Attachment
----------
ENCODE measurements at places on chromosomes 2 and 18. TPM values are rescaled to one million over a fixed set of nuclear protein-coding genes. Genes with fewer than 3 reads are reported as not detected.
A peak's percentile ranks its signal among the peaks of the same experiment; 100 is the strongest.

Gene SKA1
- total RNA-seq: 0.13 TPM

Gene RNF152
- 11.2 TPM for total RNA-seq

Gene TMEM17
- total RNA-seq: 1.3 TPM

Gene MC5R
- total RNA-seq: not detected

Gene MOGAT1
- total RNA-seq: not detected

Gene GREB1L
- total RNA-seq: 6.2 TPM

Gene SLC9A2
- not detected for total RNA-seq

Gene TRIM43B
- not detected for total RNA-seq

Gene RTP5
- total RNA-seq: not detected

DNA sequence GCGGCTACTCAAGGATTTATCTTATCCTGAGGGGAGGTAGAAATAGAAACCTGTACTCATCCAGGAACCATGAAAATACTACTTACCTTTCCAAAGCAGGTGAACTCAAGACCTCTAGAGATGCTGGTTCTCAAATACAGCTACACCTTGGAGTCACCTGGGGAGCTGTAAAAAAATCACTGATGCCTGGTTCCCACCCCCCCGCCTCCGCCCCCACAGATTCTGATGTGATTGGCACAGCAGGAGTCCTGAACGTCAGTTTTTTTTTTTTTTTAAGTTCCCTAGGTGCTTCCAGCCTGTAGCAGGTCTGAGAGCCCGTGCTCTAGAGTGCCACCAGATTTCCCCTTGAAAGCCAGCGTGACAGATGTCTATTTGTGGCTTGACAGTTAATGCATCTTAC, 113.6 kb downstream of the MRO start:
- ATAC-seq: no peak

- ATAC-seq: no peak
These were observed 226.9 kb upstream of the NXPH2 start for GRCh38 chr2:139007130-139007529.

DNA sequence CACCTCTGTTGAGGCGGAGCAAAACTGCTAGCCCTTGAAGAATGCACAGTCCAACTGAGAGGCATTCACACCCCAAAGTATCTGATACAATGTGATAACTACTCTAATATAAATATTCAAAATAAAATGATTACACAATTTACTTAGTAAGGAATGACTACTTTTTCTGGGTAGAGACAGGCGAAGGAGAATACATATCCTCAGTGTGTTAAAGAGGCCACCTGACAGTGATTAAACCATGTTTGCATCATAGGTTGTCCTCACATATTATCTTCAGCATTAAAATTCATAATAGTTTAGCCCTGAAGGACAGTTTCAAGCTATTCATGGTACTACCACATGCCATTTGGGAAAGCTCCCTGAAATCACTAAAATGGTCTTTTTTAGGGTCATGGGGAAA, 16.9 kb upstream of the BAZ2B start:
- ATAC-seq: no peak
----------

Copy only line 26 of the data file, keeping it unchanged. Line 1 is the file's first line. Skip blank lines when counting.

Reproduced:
- ATAC-seq: no peak